I guess this is the heart of it for a lot of Web users. The more polished a site is, the more suspect it is. The amateur look is a sign of street cred: It implies there’s no money behind it, so it can be trusted. The funny thing is that this simple-is-good cosmetic factor extends to well-known blockbuster companies, like Google and eBay. I guess it functions as a mental sign/countersign, but it’s so easy for “real” companies to emulate and exploit it.

It also speaks to how much a site’s looks says about its ultimate audience: Users or advertisers. If a site gets to the point where its owners feel the need to “pretty up”, the message to many users is that it’s getting ready to do some serious business with the moneymen. That can be interpreted as threatening by a segment of the population, as that thefacebook.com example showed; or it can be a welcoming sign to those who prefer to interact with a more finished operation.

There must be some sort of meme going around on this. Site Reference’s Mark Daoust expands on the theme that the gobbledygook approach conveys mainstream trustworthiness:

The idea of an ugly website could present a positive message never crossed my mind. Yet the fact is, ugly websites do have the ability to present the perfect marketing message. What is that message?

You can trust us. We are a family run business and do not employ a marketing team. Our website is simple, but functional. Most importantly, our goal is to serve our customers, not necessarily learn HTML.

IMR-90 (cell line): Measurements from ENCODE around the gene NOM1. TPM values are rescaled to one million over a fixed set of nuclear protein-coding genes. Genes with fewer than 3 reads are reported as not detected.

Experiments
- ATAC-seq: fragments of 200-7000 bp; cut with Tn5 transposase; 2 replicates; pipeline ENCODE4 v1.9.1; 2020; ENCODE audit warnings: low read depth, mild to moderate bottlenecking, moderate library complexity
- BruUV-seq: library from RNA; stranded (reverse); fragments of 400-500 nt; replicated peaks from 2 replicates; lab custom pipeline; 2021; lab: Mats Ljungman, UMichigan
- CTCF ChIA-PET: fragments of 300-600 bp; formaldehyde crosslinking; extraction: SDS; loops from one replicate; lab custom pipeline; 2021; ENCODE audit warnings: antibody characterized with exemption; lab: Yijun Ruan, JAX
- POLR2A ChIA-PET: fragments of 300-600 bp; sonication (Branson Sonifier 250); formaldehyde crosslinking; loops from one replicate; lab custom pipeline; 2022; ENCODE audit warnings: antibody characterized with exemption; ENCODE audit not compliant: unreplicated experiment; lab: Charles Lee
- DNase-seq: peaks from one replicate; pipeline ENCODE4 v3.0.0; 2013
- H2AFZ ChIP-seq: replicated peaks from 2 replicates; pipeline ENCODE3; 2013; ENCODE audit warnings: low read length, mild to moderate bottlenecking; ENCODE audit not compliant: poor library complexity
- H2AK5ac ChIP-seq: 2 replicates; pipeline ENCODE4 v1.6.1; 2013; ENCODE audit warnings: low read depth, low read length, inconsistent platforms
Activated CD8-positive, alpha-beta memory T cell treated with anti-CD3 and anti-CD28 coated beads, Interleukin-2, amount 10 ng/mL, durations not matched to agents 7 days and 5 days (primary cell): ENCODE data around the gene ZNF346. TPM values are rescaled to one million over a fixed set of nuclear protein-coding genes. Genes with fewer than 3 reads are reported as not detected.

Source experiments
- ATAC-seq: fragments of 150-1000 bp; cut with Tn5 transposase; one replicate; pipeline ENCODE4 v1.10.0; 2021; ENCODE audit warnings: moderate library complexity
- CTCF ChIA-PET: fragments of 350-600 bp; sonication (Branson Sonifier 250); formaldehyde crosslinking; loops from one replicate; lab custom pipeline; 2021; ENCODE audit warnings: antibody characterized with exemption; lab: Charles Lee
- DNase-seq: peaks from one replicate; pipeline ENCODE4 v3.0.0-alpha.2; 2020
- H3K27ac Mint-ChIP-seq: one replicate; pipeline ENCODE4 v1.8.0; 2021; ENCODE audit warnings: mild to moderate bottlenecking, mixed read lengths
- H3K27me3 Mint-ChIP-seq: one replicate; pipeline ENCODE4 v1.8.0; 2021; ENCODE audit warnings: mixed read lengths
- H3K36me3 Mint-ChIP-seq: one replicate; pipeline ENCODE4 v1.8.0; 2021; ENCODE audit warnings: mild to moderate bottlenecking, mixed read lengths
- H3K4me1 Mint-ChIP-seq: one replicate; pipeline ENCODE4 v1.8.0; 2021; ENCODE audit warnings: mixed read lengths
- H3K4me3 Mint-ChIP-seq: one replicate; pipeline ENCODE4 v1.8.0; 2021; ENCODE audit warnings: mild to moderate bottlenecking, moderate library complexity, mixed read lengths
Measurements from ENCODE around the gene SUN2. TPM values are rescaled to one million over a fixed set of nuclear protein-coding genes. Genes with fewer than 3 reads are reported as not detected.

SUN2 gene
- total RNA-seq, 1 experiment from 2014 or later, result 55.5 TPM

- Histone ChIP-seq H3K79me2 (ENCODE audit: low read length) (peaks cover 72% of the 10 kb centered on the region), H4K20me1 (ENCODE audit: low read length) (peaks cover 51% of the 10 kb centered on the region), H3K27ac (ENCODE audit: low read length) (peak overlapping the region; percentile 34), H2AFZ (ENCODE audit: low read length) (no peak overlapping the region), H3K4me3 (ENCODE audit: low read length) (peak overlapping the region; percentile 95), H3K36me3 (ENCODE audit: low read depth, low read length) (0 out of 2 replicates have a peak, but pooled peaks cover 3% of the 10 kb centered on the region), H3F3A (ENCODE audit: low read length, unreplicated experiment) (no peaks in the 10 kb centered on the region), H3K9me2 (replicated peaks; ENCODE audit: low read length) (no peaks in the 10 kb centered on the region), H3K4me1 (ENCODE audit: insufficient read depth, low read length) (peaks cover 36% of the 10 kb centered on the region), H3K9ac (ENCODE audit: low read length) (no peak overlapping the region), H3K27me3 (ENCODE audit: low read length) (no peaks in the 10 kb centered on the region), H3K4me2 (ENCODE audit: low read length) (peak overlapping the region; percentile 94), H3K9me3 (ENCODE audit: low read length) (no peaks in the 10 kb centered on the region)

As Internet professionals, we often forget that a large part of our society is actually afraid of the Internet. Although online shopping is growing, most people still have concerns about online security and the impersonal nature of the web. Most people do not know how to surf efficiently and use only the default tools that are given to them when they take their computer out of the box.

And this is one reason that ugly websites can sell. The lack of professionalism and a polished look leads one to believe that they are dealing with an individual. Websites cannot be trusted, but individuals can be trusted.

He also cites Plenty of Fish, the bare-bones dating startup that raked in $10,000 in AdSense revenue in a single day. Further proof that the more comfortable a user is with an unfancy interface, the more willing they are to accept a sales pitch.

In fact, the key is comfort. If you’re not at ease with whatever the Web might throw at you, you might appreciate a low-tech-looking presentation. Conversely, more experienced and intensive Web users (like me) look at it just the opposite.

The other big factor, for me: Accountability. A shoddy-looking site tells me, more than anything else, that I can’t really count on whoever’s on the other end of the connection. It’s either a hobby or a scam, and if I give them any information or money, I have little guarantee that it won’t be going down the toilet. With a dedicated business, you assume there’s a stake in maintaining a good reputation, along with a fixed target for getting satisfaction. Sometimes, the desire for comfort overrides common sense. Witness the recurring issue of people making ecommerce purchases through unsecured sites, and wind up having their credit card numbers exposed on the Web; in those cases, reliance on a mom-and-pop setup gets them burned.

Does this effectively extend beyond just the Web? Word of mouth and homemade flyers are often considered more reliable marketing avenues than traditional commercial messages. Of course, they’re also eminently exploitable by big companies, via guerilla marketing techniques and such. But this can also be extended toward other services: Restaurants, repair shops, etc.

by Costa Tsiokos, Wed 03/22/2006 03:20:54 PM
Category: Advert./Mktg., Business, Internet